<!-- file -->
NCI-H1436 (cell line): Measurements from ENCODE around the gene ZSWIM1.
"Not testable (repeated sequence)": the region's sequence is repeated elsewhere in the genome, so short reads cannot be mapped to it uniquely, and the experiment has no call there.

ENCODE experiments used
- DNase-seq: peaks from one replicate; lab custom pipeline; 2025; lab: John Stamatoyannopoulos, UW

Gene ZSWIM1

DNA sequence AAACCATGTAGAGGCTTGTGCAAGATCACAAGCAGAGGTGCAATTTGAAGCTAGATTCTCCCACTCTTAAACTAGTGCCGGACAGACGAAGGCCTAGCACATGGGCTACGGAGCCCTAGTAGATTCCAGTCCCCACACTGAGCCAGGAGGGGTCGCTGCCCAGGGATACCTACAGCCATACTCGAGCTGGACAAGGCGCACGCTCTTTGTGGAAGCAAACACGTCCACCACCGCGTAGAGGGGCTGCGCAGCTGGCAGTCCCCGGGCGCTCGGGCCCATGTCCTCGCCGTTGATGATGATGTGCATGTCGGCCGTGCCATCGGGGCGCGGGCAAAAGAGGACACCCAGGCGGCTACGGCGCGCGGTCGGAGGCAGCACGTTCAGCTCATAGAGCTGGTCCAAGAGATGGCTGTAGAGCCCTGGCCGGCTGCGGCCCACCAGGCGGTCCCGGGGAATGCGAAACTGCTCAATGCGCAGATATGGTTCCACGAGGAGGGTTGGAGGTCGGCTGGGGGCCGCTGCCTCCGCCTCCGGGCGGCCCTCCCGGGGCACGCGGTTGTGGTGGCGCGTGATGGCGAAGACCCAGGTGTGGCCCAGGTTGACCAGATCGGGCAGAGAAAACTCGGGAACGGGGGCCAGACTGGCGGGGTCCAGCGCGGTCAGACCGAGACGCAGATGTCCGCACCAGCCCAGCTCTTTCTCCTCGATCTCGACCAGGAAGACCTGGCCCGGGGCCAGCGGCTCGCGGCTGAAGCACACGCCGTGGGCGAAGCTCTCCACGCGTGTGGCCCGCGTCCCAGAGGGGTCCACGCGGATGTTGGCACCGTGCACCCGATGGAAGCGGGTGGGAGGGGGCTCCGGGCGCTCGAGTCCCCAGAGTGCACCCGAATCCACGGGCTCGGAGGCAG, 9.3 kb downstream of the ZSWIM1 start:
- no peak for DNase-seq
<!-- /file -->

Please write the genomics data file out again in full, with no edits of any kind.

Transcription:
NCI-H1436 (cell line): Measurements from ENCODE around the gene ZSWIM1.
"Not testable (repeated sequence)": the region's sequence is repeated elsewhere in the genome, so short reads cannot be mapped to it uniquely, and the experiment has no call there.

ENCODE experiments used
- DNase-seq: peaks from one replicate; lab custom pipeline; 2025; lab: John Stamatoyannopoulos, UW

Gene ZSWIM1

DNA sequence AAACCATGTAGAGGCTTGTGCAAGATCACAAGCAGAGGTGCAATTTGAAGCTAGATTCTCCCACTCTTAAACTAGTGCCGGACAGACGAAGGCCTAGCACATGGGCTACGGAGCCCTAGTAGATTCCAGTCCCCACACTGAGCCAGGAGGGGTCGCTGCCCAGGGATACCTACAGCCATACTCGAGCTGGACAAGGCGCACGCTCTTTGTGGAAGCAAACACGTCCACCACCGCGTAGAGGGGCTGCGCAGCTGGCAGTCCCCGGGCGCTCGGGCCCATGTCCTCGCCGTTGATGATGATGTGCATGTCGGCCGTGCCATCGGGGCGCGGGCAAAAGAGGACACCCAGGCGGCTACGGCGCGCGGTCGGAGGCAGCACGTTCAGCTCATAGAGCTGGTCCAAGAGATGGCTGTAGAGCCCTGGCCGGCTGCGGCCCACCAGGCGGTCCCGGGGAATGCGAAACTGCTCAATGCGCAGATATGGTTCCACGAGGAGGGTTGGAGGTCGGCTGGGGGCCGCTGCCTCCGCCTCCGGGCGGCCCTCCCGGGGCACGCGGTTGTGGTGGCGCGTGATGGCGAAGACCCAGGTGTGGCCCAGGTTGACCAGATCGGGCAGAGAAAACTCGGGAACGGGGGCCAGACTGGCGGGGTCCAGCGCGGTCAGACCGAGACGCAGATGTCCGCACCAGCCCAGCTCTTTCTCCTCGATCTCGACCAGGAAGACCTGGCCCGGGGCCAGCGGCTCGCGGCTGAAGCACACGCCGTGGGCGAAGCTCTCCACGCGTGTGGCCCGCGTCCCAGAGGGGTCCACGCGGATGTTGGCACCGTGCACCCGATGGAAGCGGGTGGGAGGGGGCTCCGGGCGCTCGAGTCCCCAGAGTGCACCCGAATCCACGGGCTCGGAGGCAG, 9.3 kb downstream of the ZSWIM1 start:
- no peak for DNase-seq